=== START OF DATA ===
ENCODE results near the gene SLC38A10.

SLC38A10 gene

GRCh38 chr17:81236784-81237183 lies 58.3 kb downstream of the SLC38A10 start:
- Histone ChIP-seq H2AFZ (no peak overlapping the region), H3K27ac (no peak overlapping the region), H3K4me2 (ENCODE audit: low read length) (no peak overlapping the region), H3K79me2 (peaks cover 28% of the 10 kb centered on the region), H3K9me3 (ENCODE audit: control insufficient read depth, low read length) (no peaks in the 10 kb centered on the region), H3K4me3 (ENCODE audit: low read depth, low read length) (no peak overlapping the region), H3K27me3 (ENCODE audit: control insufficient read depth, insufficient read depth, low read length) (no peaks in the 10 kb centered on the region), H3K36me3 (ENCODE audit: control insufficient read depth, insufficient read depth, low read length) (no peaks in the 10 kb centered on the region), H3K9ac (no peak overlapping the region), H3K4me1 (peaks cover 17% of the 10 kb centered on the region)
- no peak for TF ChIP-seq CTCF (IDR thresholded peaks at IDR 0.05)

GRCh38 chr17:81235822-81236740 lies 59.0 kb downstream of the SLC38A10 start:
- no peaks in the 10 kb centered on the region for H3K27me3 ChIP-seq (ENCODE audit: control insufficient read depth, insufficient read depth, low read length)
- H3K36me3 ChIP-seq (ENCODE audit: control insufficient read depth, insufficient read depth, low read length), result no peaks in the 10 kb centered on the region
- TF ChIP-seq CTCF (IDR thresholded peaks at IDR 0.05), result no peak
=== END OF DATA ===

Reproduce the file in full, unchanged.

ENCODE results near the gene SLC38A10.

SLC38A10 gene

GRCh38 chr17:81236784-81237183 lies 58.3 kb downstream of the SLC38A10 start:
- Histone ChIP-seq H2AFZ (no peak overlapping the region), H3K27ac (no peak overlapping the region), H3K4me2 (ENCODE audit: low read length) (no peak overlapping the region), H3K79me2 (peaks cover 28% of the 10 kb centered on the region), H3K9me3 (ENCODE audit: control insufficient read depth, low read length) (no peaks in the 10 kb centered on the region), H3K4me3 (ENCODE audit: low read depth, low read length) (no peak overlapping the region), H3K27me3 (ENCODE audit: control insufficient read depth, insufficient read depth, low read length) (no peaks in the 10 kb centered on the region), H3K36me3 (ENCODE audit: control insufficient read depth, insufficient read depth, low read length) (no peaks in the 10 kb centered on the region), H3K9ac (no peak overlapping the region), H3K4me1 (peaks cover 17% of the 10 kb centered on the region)
- no peak for TF ChIP-seq CTCF (IDR thresholded peaks at IDR 0.05)

GRCh38 chr17:81235822-81236740 lies 59.0 kb downstream of the SLC38A10 start:
- no peaks in the 10 kb centered on the region for H3K27me3 ChIP-seq (ENCODE audit: control insufficient read depth, insufficient read depth, low read length)
- H3K36me3 ChIP-seq (ENCODE audit: control insufficient read depth, insufficient read depth, low read length), result no peaks in the 10 kb centered on the region
- TF ChIP-seq CTCF (IDR thresholded peaks at IDR 0.05), result no peak